In 1661 Queen Eleonora Hedvig, 23 years of age, initiated planning for the palace and accompanying grand garden after an original structure, begun in 1576, was destroyed by fire. To achieve her vision she employed Sweden’s most famous architect, Nicodemus Tessin the Elder (1615 – 1681). His design for the landscape, heavily influenced by André Le Nôtre’s work at Vaux-le-Vicomte in France, included formal avenues, embroidered parterres and a series of canals.
The image below, “The Noble Swedish palace to Drottningholm against the garden” is attributed to Jean Benoit Winkler, 1700.
Nicodemus Tessin the Younger (1654-1728) assumed responsibility for the garden’s completion upon his father’s death and expanded the original design so completely that the work is considered his own independent creation. The image below, a wall fresco at the Nationalmuseum in Stockholm by Swedish artist Carl Larsson, depicts architects Nicodemus Tessin the Younger and Carl Hårleman.
Influenced by Le Nôtre, Tessin the Younger traveled extensively in Europe studying in Italy, England and France. On a visit to Versailles it is reputed that he toured the garden with King Louis XIV. It is also speculated one of Drottningholm’s garden plans (dated 1665) was drawn in France under the supervision of Le Nôtre. The sketch plan of Vaux le Vicomte, seen below, is attributed to Tessin the Younger.
Laid out in the 1680‘s the Embroidery Parterre with its borders of flower beds, grass, gravel, crushed brick and black hyperite stone was the first area of the Baroque Garden to be built. It combines with a water parterre to create a series of outdoor rooms extending the Palace’s interior into the landscape. The parterre was restored in 1998.
The Baroque garden, extends from the Palace westward in four sections. A formal parterre connects to the water garden followed by cascades and bosquets leading to a large wilderness known as the star.
The Crown Fountain, sited on the central axis of the garden is a pivotal feature in the garden. It is by Flemish sculptor Adriaen de Vries.
Avenues of European limes form a three-dimensional framework for the Baroque Garden reinforcing its longitudinal axis.
Originally planted in 1684 the avenues took 40 years to complete and contain 792 trees arranged in ditches dug and filled with soil, fertilizer and peat. Between 1997 and 2011 the National Property Board, which manages the Palace property, rejuvenated the lime avenues one section at a time. As part of the project cuttings were taken from trees near the Palace and force grown until they were large enough to plant in later stages of the restoration.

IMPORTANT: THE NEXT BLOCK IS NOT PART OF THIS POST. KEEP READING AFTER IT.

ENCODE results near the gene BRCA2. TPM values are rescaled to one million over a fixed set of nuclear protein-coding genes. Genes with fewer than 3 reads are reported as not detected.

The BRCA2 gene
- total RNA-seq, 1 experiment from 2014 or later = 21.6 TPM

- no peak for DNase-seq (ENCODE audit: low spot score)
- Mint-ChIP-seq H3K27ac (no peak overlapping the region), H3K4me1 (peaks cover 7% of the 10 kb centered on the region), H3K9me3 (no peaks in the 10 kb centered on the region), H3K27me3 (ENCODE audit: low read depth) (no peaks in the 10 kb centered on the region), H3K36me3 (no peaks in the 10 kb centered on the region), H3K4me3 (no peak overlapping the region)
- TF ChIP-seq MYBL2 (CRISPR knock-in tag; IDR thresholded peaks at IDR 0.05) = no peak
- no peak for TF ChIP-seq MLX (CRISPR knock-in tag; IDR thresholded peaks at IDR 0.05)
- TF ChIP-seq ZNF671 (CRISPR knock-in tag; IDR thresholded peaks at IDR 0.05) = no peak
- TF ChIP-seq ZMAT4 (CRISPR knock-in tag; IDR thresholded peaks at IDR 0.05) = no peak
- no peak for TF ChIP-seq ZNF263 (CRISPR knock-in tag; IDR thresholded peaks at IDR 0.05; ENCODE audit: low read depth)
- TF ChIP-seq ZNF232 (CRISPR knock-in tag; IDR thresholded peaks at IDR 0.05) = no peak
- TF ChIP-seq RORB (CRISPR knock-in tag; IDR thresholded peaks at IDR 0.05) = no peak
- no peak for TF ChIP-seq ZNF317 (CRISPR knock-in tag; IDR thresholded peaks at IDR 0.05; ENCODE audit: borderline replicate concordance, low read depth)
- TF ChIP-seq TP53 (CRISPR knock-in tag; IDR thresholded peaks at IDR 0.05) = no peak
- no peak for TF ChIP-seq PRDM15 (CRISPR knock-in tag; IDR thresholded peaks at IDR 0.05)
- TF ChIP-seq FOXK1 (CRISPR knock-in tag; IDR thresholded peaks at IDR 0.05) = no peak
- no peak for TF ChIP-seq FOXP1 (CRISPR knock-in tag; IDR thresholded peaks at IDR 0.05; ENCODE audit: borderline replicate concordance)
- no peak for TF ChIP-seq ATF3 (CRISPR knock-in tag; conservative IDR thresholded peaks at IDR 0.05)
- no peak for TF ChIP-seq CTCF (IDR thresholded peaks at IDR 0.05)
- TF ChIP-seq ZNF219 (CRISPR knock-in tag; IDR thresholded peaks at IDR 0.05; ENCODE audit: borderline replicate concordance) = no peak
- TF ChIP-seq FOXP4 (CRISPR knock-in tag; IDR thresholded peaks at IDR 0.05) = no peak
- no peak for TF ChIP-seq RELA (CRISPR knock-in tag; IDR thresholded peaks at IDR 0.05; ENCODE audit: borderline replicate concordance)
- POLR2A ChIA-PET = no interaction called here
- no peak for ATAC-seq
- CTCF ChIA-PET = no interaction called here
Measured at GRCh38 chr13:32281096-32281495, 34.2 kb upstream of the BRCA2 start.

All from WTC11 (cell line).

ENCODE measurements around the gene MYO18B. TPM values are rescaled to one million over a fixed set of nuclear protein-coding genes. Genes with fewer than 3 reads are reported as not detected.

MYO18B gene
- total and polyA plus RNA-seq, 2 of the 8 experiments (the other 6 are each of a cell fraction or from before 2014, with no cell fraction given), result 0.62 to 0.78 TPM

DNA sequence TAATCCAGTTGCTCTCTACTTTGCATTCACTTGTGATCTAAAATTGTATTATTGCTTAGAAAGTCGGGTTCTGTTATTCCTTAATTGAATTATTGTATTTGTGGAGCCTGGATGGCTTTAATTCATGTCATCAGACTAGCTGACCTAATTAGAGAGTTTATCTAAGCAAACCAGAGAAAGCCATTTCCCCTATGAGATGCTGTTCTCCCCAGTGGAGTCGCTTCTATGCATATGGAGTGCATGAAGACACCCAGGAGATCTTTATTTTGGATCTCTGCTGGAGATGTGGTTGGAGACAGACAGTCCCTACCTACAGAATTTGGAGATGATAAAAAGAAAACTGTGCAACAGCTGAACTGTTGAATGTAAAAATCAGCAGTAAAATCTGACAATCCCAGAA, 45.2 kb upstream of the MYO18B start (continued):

Garden of the Chinese Pavilion:
In 1753 on a rise in the hunting park, a Chinese Pavilion and park were constructed as a birthday gift for Queen Lovisa Ulrika. She described her delight in a letter to her mother;
“He led me to one side of the garden and suddenly to my surprise, I found myself gazing upon a real-fairy tale creation, for the King had had a Chinese palace built, the loveliest imaginable.”
Queen Lovisa Ulrika, founder of the Royal Swedish Academy of Letters, History and Antiquities was a formidable collector of art and natural history objects. Within the Palace she created a forum for scholarship and intellectual exchange. The Chinese pavilion, sited at a distance from the Palace and designed in a new, informal style offered refuge from the rigidity of Palace life.
The pavilion, built in 1769 to replace a wooden pavilion from 1753, is considered one of the most important examples of this type of structure conserved in Europe. The French Rococo architecture has an exotic character, with Chinese and oriental elements, the height of fashion during the period. The interiors are considered among the most splendid in Swedish Rococo. The exterior of the Chinese Pavilion was renovated in 1943-55 and the interior in 1959-68.
The garden with flower beds surrounded by box hedges included aviaries, pheasantries and a menagerie complemented by walks lined by chestnut trees. Its naturalistic design contributed to its appeal.
Seating, promenades and viewing areas were arranged within the surrounding woodlands where, as a complement to existing conifers, large stands of deciduous trees were planted. Queen Louisa Ulrika and architect Carl Frederik Adelcrantz collaborated on the landscape design. The plan below, was drawn by surveyor Lars R. Kokeritz in 1779.
When the Chinese Pavilion was rebuilt the garden was modified to include a series of lime bosquets adapted to the contours of the land. Aviaries and trellis pavilions planted with honeysuckle, lilacs and mulberries added to the romantic, secluded feel of the landscape providing a sense of being in a cabinet de verdure, a secret green room.
Today the landscape areas near the Chinese Pavilion include a series of educational gardens and displays.
The gardens designed for the Chinese Pavilion provide a transition for the English landscape garden that was to follow.
The Landscape Garden:
In 1777 King Gustav III assumed possession of Drottningholm and began work on an “English Park” in an area north of the Baroque gardens. While an active participant in the design process, Gustav collaborated with Adelcrantz and architect and landscape designer Frederick Magnus Piper.